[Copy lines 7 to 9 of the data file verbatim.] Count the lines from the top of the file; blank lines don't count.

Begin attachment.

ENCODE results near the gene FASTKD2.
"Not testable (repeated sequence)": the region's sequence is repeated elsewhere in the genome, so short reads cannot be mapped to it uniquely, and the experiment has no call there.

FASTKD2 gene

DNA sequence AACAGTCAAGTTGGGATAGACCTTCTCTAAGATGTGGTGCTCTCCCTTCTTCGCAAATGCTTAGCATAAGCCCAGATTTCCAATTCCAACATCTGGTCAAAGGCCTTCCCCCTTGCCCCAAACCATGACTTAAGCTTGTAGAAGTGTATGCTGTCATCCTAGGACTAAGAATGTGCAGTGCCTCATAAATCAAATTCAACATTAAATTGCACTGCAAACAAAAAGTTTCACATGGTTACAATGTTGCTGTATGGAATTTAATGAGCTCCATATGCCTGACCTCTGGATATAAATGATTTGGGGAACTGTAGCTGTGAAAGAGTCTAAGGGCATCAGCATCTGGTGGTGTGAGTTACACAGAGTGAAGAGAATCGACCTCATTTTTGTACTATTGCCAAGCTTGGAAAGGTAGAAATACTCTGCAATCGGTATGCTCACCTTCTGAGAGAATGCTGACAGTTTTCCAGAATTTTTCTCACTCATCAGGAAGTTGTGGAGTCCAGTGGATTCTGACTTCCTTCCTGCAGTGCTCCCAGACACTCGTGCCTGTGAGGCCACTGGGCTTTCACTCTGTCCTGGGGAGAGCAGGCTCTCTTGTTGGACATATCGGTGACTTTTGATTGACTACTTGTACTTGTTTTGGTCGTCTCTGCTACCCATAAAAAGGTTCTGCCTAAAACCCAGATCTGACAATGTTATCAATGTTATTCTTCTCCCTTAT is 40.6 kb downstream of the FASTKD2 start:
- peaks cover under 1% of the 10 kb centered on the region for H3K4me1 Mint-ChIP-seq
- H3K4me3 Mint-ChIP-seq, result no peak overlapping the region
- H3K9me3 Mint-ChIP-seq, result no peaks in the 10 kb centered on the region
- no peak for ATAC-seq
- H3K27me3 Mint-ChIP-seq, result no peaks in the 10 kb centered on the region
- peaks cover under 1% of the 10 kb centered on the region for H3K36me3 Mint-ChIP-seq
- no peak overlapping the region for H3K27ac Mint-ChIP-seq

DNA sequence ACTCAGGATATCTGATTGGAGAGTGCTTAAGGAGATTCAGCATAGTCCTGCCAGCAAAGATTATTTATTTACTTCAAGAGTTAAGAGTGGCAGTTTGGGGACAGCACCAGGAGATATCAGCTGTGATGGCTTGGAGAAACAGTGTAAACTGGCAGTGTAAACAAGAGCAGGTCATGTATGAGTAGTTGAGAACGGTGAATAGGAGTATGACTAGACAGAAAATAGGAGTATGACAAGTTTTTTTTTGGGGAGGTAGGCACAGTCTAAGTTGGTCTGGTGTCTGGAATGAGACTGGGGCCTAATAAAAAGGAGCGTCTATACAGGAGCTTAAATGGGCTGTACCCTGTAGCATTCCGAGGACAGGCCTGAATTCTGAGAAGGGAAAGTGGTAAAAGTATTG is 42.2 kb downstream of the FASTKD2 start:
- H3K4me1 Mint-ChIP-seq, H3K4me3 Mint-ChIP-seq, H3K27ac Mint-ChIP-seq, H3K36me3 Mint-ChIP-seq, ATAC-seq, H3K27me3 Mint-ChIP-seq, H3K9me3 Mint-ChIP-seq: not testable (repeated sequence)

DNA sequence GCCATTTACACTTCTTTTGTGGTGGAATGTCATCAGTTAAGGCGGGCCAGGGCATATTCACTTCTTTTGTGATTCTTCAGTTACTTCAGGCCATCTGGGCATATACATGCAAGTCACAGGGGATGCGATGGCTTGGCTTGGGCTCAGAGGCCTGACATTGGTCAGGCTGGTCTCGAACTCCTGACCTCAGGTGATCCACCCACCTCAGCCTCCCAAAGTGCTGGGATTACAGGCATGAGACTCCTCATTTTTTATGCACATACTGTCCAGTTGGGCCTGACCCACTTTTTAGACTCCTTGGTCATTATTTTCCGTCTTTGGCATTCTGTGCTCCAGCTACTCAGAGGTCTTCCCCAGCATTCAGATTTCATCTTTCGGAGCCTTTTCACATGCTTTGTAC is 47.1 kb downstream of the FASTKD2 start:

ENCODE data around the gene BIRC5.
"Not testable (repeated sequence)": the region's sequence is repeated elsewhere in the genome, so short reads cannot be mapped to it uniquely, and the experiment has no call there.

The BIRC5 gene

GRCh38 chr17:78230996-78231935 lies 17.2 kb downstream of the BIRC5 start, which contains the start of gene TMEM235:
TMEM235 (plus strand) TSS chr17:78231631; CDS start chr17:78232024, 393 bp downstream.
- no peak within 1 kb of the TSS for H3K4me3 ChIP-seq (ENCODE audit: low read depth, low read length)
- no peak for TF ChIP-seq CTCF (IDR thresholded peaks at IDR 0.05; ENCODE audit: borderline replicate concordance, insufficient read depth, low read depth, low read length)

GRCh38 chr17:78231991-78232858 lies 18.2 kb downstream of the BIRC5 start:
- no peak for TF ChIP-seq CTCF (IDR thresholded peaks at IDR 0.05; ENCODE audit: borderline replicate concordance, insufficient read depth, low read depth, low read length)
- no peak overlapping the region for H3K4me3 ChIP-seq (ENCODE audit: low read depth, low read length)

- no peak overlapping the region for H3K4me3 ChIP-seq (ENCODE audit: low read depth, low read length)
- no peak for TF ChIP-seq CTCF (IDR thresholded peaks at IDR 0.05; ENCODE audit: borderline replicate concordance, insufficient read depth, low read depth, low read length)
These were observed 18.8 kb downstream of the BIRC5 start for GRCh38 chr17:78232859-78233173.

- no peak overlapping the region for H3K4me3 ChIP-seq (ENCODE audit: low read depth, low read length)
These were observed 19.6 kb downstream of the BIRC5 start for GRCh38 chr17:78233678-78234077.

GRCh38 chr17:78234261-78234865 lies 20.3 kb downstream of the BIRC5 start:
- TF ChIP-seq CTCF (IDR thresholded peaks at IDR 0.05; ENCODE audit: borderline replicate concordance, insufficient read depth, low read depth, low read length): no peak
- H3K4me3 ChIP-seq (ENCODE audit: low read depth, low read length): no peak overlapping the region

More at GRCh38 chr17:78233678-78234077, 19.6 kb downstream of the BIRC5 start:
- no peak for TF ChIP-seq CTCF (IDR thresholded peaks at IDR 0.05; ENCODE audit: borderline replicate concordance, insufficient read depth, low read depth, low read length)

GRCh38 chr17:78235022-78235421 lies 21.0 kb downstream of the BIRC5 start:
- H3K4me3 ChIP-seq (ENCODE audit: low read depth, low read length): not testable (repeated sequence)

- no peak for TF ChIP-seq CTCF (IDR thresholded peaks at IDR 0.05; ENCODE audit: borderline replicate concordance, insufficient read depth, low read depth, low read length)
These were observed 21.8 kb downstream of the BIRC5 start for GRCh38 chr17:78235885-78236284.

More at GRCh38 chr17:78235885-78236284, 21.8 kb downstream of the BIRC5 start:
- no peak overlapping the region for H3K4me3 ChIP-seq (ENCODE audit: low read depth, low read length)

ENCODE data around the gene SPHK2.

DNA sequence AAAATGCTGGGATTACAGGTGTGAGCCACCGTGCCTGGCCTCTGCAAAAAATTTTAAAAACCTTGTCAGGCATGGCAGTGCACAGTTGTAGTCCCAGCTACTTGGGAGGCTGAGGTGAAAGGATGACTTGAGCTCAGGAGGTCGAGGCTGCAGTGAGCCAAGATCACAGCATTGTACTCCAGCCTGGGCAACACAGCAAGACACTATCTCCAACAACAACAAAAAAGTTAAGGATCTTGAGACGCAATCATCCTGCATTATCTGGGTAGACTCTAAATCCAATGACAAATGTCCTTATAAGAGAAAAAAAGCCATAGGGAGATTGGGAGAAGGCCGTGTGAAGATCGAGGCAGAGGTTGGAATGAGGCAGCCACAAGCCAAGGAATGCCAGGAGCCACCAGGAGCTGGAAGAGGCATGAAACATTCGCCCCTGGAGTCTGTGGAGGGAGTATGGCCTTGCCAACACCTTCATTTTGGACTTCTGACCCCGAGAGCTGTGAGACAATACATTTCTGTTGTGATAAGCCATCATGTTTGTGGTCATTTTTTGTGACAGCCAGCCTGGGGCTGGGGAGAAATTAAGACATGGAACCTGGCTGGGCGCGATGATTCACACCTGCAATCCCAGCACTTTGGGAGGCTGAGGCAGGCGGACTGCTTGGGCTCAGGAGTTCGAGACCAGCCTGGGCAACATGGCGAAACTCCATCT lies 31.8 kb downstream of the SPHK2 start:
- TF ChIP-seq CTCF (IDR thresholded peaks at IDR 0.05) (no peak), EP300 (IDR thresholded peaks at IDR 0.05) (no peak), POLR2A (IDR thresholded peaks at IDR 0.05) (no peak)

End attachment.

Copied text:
- H3K9me3 Mint-ChIP-seq, result no peaks in the 10 kb centered on the region
- no peak for ATAC-seq
- H3K27me3 Mint-ChIP-seq, result no peaks in the 10 kb centered on the region